Students Practice Global Deals with European Teams

cobe students

COBE students in Radford practice their negotiation skills by teleconference with their counterparts in Europe.

 

Two classrooms for College of Business and Education classes went global Wednesday as almost 50 RU students completed collaborative international projects. 

Members of Assistant Professor Axel Grossmann’s international finance class and Associate Professor Michael Chatham’s accounting for decision making and control class worked with peers from Universität Kassel in Germany and Blaise Pascal University in France. 

The undergraduate RU accounting and finance students collaborated with peers at Kassel to make buy/sell recommendations on the stocks of four international companies and also studied each other’s cultures. In the process, they collected pertinent financial data and applied it using financial theory and modeling techniques to complete written reports and PowerPoint presentations for the event.

“I really enjoyed the opportunity to apply what I have learned to a real-world problem,” said Morgan Shrader, a senior accounting and finance major from Christiansburg, who was part of a six-person German-American team that analyzed Tiffany & Co. and determined its stock to be overvalued.

Seven other multinational teams studied FedEx, Microsoft Corp., Pfizer Inc. and Tiffany using the financial analysis techniques of asset valuation and weighted average cost of capital. They presented and defended their recommendations at the teleconference, facilitated by RU’s Center for Innovative Teaching and Learning and the Department of Information Technology. 

“Using the same data, you did not get the same results. That is the real world,” said Grossmann, who coordinated the project with Kassel Professor Rainer Stöttner.   

Julie Neece, a senior accounting and finance major from Franklin County, empathized with her German counterparts who were working in English, their second language. She said her teammates opted for email as the preferred medium for communication over Skype because the six-hour time difference was not a big obstacle and their communication could be more precise.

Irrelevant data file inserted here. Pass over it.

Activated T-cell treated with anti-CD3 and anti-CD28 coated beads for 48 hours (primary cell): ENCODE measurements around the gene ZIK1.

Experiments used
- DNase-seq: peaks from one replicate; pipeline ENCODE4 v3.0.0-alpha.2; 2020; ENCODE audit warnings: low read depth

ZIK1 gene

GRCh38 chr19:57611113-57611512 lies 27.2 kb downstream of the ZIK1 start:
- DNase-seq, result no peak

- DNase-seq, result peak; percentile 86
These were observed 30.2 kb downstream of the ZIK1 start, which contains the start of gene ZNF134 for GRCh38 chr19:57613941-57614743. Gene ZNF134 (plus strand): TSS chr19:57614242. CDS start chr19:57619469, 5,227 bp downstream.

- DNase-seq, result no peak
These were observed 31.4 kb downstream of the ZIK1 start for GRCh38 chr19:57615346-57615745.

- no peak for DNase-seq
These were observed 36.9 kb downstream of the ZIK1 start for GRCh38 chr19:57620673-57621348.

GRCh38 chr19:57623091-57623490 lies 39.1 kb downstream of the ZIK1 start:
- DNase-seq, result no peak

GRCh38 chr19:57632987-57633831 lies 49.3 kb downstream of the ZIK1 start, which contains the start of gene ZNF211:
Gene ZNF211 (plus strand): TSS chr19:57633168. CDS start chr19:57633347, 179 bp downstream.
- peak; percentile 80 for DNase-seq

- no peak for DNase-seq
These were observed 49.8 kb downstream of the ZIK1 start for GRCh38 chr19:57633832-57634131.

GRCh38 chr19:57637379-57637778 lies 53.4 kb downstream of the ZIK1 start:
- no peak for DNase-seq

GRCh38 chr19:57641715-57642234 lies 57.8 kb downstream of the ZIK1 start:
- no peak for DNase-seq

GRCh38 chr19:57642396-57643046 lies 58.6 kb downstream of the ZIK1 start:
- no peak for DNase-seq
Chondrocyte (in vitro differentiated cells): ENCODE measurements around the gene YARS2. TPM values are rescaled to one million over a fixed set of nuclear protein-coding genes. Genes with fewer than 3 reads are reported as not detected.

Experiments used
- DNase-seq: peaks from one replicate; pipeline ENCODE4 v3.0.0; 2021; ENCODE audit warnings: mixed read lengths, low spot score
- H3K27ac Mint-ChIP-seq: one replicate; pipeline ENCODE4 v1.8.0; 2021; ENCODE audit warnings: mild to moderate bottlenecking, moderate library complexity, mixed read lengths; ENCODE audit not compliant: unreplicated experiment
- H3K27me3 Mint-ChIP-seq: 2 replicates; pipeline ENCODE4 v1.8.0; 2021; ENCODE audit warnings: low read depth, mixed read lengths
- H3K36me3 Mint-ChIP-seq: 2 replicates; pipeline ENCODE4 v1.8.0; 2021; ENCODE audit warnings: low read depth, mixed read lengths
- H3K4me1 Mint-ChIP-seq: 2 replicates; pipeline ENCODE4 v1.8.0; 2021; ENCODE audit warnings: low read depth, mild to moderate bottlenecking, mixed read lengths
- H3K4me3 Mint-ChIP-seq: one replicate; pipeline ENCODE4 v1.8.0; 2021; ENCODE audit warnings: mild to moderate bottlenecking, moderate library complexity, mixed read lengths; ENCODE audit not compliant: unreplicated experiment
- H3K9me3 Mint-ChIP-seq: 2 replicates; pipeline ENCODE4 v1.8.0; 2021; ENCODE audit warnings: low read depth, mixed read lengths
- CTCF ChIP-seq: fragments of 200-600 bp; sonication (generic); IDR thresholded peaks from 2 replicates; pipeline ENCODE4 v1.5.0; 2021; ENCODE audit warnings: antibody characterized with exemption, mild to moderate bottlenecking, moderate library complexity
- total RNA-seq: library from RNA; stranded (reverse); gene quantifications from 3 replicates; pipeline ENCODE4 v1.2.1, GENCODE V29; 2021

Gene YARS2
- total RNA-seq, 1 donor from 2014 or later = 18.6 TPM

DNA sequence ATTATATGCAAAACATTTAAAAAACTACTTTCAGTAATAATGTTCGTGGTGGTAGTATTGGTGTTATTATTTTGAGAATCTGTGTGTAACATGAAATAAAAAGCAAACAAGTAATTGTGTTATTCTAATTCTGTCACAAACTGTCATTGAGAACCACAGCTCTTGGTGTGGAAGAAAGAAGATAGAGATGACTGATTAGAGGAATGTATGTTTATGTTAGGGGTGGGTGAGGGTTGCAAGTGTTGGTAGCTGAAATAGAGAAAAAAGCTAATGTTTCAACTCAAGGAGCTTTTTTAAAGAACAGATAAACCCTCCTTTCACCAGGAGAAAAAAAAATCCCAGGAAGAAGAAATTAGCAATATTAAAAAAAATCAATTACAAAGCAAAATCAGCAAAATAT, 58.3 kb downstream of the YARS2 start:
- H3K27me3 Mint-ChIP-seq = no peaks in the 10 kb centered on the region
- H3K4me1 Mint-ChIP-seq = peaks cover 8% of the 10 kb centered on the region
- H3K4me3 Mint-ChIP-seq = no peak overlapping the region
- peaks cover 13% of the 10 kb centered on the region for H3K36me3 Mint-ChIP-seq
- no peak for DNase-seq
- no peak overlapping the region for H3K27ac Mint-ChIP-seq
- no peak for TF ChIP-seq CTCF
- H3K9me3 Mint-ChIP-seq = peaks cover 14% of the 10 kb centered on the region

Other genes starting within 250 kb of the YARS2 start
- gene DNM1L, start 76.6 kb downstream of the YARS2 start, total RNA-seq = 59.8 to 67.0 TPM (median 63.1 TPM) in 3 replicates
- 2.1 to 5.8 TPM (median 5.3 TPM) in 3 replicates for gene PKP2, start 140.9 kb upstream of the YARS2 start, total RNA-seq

“You could tell communicating was nerve-wracking for them,” she said. “They wanted things to be said right, and it was harder for them than us.”

The pressure—both linguistic and business —was also on the French students from Blaise Pascal in Wednesday’s resumption of the Dragon’s Den project. Now in its third year, the project alternates Radford and Blaise Pascal students as venture capitalists and aspiring entrepreneurs seeking start-up funding. This semester, the French students were cast as entrepreneurs who pitched their business proposals by teleconference to members of Radford University’s graduate accounting class portraying venture capitalists capable of funding the projects.  

 “The economy is global now, and this experience helps me to see how international business is done,” said Tim Felts, an MBA student from Wytheville.

The RU venture capitalists were solicited for almost a half-million euros by Blaise Pascal’s international group of entrepreneurs representing the United States, Turkey, Spain, China and France for projects that included an international student services company, a Parisian handicraft boutique, a European e-tourism concern and an Asian-style karaoke business. 

“Global projects like this allow me to illustrate the obvious barriers to doing business internationally,” said Chatham, who coordinated the project with Geoffrey Heel and his postgraduate import-export class at Blaise Pascal.